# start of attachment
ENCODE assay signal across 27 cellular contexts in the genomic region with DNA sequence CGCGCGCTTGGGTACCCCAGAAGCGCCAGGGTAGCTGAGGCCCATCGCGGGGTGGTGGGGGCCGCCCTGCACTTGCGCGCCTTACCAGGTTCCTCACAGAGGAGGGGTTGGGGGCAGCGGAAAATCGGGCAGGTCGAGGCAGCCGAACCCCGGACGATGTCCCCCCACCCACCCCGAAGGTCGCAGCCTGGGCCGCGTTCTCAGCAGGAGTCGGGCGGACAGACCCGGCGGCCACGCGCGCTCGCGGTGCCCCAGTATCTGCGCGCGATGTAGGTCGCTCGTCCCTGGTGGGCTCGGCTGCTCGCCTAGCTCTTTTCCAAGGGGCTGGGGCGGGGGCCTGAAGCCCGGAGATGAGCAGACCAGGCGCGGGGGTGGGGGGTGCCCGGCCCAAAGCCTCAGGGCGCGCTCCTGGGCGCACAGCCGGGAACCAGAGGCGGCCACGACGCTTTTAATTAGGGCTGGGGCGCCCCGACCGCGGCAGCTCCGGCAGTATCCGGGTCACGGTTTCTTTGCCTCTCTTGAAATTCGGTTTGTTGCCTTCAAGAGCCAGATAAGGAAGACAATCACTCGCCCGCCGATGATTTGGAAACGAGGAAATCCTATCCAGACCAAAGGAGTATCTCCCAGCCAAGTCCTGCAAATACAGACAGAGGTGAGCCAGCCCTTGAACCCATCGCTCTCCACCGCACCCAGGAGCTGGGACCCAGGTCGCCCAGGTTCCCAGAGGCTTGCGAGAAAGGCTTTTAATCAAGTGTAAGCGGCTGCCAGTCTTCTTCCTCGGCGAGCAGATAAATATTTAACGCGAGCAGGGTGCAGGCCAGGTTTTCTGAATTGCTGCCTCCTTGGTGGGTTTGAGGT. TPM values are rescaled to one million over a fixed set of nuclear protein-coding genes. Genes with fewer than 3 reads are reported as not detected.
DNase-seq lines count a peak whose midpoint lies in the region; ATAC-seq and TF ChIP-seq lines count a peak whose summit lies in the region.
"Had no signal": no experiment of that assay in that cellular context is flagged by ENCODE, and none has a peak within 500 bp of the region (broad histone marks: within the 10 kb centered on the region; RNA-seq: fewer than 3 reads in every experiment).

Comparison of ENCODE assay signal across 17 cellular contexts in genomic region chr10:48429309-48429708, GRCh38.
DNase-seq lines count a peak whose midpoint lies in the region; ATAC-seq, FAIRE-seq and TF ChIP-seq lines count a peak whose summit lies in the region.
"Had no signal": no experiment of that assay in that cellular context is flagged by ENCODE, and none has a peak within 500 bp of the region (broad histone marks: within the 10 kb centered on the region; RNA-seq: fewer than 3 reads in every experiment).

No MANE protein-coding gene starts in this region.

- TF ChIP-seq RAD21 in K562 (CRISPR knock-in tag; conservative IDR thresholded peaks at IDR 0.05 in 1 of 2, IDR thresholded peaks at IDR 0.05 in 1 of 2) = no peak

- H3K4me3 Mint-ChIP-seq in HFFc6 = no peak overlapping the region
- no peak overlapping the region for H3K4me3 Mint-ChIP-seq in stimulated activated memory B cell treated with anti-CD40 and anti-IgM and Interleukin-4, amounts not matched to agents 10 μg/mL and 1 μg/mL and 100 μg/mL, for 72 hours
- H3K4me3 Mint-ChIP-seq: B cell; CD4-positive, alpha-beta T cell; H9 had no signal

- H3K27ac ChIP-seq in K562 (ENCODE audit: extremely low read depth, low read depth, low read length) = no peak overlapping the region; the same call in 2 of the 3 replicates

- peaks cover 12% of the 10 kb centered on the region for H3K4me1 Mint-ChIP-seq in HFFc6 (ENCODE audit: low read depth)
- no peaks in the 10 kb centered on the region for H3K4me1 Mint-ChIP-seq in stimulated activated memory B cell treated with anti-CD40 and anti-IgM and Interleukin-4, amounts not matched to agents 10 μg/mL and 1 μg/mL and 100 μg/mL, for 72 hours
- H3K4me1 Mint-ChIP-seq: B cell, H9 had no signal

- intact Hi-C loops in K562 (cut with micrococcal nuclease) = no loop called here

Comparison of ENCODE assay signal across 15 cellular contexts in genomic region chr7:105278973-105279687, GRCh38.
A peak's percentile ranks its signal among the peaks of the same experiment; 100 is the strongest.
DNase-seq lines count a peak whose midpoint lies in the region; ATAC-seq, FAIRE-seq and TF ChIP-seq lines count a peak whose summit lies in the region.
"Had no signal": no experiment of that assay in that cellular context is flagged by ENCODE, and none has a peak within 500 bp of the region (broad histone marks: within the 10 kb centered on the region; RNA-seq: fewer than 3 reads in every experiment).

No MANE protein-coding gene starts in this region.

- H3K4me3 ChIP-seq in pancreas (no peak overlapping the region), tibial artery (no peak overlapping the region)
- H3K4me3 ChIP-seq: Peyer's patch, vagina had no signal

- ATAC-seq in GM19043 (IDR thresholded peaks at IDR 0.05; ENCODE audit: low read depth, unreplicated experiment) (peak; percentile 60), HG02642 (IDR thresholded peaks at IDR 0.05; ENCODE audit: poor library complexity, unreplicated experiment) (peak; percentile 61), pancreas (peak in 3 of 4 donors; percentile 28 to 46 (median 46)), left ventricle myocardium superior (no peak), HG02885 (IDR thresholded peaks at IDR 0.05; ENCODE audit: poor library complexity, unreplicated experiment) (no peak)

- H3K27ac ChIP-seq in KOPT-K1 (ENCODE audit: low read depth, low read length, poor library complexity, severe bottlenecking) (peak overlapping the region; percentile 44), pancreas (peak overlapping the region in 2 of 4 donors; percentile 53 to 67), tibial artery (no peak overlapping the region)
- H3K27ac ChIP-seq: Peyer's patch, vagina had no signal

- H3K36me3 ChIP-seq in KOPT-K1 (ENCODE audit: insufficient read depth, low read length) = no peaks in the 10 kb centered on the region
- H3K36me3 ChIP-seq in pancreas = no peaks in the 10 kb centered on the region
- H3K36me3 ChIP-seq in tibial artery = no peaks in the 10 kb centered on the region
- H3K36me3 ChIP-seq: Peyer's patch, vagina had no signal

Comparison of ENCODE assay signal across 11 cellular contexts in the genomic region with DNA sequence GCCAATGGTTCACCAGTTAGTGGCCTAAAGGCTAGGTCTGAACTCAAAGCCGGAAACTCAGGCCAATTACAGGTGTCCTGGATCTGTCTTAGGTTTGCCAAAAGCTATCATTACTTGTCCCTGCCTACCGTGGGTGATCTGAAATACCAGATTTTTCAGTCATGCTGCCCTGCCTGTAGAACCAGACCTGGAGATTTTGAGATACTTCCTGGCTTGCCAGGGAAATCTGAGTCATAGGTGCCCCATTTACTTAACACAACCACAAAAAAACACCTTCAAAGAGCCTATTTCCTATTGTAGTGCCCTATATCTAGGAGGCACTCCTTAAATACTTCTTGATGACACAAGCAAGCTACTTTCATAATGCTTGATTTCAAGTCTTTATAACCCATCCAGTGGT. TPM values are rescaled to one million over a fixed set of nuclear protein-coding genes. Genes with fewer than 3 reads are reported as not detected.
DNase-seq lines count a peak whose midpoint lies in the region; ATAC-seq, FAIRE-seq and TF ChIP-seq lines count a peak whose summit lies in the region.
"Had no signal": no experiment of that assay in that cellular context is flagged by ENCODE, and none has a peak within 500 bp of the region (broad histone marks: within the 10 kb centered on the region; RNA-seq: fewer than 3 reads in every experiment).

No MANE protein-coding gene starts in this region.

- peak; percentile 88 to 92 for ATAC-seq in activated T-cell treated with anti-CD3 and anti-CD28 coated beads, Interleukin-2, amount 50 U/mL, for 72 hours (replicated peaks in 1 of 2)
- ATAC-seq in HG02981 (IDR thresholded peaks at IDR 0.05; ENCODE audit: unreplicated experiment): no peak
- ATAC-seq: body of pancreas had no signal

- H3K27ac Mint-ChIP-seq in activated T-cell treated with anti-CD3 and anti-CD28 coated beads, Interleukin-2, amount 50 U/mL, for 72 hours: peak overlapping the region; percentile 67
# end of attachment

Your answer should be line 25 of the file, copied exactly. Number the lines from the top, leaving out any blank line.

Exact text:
- H3K27ac ChIP-seq in KOPT-K1 (ENCODE audit: low read depth, low read length, poor library complexity, severe bottlenecking) (peak overlapping the region; percentile 44), pancreas (peak overlapping the region in 2 of 4 donors; percentile 53 to 67), tibial artery (no peak overlapping the region)